26. 8. 2008

Parliament defeat for Mugabe

Despite attempts to co-opt members of the opposition Movement for Democratic Change (MDC), President Robert Mugabe suffered a decisive defeat in parliament yesterday when the MDC's Lovemore Moyo was elected speaker in a secret ballot. The landmark victory for the MDC, led by Morgan Tsvangirai, marked the beginning of the end of Mugabe's 28-year reign.

It also raised questions about the viability of a Zanu (PF) coalition with Arthur Mutambara - the leader of the smaller, breakaway MDC faction. Yesterday two MDC MPs were arrested and another threatened, raising tension as Mugabe was to open parliament today .

In a hung parliament, the speaker plays a central role and could take charge of controversial debates, if no power-sharing deal is agreed between Mugabe and the two MDC factions. The speaker can also act as president in the absence of the vice-president or senate president.

The parliamentary snub triggered a dramatic collapse of Mugabe's strategy to regain control and establish a working majority in parliament. His bid to form a new government after the power-sharing talks between Zanu (PF) and the two MDC factions stalled recently after Tsvangirai refused to serve as prime minister under Mugabe without an explicit guarantee that he would head a unity government. Mugabe is expected to announce a new cabinet soon.

But his party's defeat yesterday left him with the difficult task of forming a government without a majority in parliament -- something that is likely to paralyse his beleaguered regime. This has forced Mugabe to make offers to opposition MPs behind the scenes. Mugabe had planned to grab control of parliament by supporting the Mutambara faction's candidate for speaker, Paul Themba Nyathi, in return for backing in the house of assembly. If this had succeeded Mugabe would have retained control of parliament and formed a government.

Zanu (PF)'s failure to retain control of parliament through a coalition with Mutambara is bound to embarrass Southern African Development Community leaders who recently gave Mugabe the go- ahead to convene parliament despite a memorandum of understanding on power-sharing negotiations which prohibited the move.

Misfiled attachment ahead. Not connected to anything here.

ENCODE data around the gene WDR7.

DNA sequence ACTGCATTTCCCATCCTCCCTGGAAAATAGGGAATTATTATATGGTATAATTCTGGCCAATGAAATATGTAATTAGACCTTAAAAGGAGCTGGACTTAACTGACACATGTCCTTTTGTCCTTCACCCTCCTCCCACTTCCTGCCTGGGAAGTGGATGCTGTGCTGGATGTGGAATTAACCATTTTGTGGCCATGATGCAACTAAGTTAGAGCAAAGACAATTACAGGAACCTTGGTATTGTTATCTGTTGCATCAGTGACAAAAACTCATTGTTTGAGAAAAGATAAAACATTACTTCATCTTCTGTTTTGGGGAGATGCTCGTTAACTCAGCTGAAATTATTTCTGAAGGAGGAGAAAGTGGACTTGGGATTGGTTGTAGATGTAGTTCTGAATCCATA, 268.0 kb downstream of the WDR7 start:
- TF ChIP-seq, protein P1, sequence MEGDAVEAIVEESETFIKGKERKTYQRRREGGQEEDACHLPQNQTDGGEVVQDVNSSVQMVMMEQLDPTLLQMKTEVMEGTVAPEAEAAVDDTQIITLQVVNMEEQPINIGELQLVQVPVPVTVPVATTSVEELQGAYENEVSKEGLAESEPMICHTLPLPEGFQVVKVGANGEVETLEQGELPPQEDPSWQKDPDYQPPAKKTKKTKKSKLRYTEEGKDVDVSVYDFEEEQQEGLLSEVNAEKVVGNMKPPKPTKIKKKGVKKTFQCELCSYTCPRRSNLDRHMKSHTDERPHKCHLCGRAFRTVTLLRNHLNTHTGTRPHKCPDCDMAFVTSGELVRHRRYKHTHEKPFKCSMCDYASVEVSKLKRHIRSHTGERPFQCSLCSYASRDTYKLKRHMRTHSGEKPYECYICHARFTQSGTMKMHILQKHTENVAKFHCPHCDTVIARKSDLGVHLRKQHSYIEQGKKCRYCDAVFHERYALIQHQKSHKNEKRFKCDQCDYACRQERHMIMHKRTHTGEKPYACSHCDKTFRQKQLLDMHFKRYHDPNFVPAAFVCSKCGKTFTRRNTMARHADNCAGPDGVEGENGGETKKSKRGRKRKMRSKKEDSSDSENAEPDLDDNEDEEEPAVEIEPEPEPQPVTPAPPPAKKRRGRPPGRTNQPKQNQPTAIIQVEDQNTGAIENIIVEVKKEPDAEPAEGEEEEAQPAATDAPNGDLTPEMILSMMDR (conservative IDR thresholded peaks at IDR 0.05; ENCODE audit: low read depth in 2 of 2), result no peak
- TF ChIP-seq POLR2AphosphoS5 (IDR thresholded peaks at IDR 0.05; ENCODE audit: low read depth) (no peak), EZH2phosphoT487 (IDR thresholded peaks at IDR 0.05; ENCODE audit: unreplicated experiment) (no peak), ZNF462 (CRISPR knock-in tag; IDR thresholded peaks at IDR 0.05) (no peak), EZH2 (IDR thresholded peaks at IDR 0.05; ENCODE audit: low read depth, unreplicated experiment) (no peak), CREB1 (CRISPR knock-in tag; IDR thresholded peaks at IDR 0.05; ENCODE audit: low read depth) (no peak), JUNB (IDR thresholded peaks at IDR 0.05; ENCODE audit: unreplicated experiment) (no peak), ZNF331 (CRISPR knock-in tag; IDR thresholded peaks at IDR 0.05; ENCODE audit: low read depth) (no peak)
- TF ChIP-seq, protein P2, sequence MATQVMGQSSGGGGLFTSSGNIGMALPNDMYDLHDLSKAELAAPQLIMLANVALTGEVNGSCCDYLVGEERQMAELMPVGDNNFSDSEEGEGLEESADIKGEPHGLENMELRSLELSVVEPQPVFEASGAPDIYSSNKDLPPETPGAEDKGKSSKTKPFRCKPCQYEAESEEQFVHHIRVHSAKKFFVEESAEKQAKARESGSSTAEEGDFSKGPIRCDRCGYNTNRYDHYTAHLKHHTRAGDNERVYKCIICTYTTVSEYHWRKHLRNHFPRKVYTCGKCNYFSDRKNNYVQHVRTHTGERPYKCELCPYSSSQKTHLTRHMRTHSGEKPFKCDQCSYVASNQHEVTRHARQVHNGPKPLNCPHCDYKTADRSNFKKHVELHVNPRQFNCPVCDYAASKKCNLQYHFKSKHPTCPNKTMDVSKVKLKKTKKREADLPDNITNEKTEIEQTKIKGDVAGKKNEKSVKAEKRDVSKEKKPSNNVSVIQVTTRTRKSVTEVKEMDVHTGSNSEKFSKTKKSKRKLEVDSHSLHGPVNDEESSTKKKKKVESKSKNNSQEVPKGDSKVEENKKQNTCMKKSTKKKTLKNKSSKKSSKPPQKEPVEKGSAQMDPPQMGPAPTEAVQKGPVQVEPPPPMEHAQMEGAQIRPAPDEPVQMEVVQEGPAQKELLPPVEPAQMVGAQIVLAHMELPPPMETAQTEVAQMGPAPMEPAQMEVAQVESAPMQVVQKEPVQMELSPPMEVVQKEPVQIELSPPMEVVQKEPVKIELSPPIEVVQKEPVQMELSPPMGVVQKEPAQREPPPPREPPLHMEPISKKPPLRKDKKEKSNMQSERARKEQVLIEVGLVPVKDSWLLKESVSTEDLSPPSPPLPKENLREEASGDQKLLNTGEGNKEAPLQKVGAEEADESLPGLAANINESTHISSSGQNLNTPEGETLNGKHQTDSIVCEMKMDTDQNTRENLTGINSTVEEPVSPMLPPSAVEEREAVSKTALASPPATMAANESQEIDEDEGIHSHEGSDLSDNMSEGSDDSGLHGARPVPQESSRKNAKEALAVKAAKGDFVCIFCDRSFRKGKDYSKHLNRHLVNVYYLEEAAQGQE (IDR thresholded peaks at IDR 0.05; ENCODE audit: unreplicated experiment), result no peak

Moyo was elected by 110 votes to Nyathi's 98. Nyathi had been supported by Zanu (PF) but his bid failed as MPs from his faction voted with the Tsvangirai camp after revolting against their leadership for supporting Mugabe's plan.

The composition of the 210-member parliament also shows that at least three Zanu (PF) MPs voted for Moyo - an unprecedented move that shifted the balance of power and marked a further decline of Mugabe's influence and rule. The defeat is expected to widen divisions within Zanu (PF).

Mugabe yesterday appointed eight provincial governors instead of 10 to the senate, leaving two positions for the Mutambara faction, sources said. It is understood he appointed three senators instead of five, leaving two positions vacant for Mutambara and possibly his secretary-general Welshman Ncube. Mugabe needed a way of taking them into his cabinet if their deal was to have worked.

The president and deputy of the senate are Zanu (PF) members, and the party has the majority in that tier of the government. Tsvangirai's MDC narrowly defeated Zanu (PF) in March, winning 100 seats against Zanu (PF)'s 99. The Mutambara faction won 10. A party needs 106 votes to control parliament.

Amid cheers from MDC benches and chanting that "Zanu (PF) is now rotten", Moyo said parliament would now provide the necessary checks and balances on the government and exercise cabinet oversight. "This house ceases to become a rubber-stamping authority but will provide robust and constructive debate," Moyo said.

Emmerson Mnangagwa, the Zanu (PF) leader in the house, said only: "On behalf of my party, I say congratulations". His colleagues were stunned into silence and looked shocked after the results. (ZWNews)

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